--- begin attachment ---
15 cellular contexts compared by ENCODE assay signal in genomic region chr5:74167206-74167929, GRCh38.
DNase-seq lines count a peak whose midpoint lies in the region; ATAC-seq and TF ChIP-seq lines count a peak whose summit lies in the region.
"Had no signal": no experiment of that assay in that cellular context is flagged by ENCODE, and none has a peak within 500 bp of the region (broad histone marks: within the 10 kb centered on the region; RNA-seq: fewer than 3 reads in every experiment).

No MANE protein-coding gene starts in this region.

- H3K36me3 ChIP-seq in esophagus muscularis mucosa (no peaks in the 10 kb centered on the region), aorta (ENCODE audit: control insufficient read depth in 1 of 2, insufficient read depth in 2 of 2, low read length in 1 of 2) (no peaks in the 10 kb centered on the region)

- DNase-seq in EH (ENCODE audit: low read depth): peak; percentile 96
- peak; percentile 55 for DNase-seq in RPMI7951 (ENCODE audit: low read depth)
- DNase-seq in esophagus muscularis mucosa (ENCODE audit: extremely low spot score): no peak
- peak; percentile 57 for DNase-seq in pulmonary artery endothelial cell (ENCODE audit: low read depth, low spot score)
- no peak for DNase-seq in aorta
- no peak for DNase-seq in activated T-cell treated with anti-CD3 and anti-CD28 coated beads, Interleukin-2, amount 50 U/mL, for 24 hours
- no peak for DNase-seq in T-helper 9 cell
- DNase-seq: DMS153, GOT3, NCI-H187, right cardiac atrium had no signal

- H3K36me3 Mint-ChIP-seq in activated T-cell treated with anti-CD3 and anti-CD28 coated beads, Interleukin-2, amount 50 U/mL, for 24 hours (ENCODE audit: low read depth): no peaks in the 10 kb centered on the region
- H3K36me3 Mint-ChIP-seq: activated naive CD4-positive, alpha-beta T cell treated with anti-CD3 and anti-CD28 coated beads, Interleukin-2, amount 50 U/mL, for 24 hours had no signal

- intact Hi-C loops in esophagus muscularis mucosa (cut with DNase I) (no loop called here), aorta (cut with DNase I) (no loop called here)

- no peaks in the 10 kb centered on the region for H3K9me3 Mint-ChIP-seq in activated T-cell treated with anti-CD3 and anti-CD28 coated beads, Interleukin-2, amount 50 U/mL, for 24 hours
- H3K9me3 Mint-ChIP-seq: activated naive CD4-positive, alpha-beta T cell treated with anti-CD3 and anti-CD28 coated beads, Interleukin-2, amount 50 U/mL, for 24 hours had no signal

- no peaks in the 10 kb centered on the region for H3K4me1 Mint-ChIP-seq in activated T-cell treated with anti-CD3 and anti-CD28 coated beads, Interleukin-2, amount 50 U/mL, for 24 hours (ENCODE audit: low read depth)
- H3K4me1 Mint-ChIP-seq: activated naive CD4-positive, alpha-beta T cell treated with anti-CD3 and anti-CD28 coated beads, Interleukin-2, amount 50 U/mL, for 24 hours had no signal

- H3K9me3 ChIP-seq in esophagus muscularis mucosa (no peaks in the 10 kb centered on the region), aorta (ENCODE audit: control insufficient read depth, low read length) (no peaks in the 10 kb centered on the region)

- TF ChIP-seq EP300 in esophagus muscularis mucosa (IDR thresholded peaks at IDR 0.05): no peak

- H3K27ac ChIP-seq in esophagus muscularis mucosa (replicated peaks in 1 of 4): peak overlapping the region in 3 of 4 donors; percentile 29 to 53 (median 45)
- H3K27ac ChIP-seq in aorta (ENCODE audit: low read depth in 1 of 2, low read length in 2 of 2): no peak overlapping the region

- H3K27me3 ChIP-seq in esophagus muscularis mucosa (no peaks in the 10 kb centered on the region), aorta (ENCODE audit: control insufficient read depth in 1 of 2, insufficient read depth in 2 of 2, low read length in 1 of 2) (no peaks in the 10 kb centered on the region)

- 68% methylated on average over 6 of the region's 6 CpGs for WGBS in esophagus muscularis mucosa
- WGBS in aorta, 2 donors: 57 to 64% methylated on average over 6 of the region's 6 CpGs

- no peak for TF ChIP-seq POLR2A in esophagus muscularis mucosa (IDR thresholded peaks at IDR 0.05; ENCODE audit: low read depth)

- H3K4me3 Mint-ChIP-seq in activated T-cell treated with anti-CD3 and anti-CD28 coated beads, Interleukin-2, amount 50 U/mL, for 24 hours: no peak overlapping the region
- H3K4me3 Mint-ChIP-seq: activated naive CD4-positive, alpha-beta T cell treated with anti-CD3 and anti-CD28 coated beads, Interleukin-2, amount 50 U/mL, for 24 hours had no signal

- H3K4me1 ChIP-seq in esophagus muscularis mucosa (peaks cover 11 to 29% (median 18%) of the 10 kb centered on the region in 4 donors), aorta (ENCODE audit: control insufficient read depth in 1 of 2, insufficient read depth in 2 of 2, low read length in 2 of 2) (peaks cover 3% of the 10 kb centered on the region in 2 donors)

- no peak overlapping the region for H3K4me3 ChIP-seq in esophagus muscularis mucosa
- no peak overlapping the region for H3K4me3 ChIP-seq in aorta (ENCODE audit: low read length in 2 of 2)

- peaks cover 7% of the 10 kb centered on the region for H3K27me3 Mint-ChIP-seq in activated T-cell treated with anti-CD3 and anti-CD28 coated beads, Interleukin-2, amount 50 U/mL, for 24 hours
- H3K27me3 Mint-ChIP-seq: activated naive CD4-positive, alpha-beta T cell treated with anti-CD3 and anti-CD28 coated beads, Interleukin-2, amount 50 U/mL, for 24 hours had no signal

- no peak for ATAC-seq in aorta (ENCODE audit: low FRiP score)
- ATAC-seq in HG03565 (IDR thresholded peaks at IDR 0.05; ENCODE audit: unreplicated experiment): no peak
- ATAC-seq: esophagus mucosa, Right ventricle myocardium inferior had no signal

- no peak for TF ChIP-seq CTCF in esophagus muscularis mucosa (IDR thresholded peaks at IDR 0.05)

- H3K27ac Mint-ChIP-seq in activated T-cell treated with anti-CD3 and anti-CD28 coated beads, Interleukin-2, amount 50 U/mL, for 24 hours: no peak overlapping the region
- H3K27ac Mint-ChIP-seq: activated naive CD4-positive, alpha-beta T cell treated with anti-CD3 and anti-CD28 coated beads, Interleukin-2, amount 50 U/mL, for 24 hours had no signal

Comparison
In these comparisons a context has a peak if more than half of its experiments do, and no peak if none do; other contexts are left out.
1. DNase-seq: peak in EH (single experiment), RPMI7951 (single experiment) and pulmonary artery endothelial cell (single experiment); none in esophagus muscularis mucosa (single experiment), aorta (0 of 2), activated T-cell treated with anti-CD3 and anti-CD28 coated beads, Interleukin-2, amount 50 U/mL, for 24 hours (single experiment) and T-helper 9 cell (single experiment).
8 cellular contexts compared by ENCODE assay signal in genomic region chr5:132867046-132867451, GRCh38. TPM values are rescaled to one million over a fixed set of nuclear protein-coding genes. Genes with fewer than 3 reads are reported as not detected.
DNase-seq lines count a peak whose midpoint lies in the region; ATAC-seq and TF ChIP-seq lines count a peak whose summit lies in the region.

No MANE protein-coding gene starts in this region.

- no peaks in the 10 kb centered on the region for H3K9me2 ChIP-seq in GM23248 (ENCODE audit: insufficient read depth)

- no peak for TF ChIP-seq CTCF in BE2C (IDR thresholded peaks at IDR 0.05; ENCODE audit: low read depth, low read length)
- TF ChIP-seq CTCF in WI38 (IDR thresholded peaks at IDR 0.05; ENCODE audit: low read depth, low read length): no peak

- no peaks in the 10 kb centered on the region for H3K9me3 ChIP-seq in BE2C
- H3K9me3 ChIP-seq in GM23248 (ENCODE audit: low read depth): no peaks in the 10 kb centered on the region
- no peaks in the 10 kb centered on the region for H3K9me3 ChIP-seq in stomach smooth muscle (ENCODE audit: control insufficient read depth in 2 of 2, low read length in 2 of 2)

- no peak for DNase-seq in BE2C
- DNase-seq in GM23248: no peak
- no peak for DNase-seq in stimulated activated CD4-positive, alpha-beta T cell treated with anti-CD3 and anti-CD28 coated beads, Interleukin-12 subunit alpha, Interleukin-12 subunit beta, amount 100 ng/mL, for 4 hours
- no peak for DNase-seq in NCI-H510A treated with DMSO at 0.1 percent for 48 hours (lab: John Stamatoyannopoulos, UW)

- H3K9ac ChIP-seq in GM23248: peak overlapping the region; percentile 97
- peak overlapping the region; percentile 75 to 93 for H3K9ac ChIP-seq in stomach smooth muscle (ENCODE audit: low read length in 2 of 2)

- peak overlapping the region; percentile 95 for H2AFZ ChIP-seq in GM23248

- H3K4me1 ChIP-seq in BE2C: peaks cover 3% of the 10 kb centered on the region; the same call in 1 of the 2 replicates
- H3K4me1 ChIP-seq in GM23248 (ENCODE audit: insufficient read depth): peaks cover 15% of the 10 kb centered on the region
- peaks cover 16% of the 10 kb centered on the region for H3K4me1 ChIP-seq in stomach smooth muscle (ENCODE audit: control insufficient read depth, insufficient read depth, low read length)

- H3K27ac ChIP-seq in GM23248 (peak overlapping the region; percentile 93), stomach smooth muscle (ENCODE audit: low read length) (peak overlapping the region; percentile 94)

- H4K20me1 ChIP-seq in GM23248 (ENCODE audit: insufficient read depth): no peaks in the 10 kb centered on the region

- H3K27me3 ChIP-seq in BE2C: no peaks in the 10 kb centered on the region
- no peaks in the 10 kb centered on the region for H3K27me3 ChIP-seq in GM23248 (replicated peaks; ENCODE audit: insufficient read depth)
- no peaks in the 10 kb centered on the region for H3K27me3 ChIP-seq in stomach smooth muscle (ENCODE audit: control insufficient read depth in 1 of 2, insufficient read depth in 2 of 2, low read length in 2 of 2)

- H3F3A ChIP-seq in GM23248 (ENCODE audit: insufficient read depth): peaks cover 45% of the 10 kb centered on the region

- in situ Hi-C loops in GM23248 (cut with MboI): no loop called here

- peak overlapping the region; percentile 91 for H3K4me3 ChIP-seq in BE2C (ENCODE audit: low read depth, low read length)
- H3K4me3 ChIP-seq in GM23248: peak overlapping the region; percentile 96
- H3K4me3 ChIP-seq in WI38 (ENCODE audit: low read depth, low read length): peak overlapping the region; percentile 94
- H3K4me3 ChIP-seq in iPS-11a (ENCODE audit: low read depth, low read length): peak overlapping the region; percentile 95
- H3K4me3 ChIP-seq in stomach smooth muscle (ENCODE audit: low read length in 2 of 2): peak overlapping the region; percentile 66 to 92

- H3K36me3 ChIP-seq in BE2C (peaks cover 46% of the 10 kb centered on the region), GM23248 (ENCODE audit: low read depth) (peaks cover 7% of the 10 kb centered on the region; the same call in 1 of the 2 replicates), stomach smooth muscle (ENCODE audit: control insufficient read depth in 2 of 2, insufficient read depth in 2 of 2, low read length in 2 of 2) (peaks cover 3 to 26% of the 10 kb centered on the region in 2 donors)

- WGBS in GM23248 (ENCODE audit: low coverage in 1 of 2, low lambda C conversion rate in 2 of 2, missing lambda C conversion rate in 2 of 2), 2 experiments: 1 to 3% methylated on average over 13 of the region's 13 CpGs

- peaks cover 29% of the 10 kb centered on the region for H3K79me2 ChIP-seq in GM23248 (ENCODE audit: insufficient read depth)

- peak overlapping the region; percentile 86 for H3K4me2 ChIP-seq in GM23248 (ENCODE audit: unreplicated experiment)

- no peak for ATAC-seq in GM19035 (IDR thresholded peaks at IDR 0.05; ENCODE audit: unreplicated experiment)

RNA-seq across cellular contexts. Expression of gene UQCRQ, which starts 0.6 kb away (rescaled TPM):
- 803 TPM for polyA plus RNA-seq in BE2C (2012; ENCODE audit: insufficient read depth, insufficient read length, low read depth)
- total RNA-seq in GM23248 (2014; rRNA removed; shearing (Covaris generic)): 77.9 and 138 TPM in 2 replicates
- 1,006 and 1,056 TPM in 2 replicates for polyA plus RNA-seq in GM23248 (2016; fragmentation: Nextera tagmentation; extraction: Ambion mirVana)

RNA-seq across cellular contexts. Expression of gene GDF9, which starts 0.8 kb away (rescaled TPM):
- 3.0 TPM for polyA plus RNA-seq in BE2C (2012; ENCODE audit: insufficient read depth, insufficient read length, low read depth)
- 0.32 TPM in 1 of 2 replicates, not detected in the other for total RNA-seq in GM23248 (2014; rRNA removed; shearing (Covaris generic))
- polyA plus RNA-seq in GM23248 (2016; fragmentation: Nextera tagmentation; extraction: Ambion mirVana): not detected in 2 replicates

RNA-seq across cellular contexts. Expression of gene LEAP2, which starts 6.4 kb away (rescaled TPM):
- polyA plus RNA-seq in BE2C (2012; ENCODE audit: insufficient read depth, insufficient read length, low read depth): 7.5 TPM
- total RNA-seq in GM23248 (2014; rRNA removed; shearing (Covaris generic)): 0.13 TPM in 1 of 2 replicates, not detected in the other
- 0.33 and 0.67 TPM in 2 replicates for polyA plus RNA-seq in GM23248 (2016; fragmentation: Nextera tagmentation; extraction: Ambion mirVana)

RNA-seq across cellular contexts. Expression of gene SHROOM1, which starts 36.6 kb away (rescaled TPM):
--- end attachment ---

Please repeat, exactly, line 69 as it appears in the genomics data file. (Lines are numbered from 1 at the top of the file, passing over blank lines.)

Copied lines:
- H3F3A ChIP-seq in GM23248 (ENCODE audit: insufficient read depth): peaks cover 45% of the 10 kb centered on the region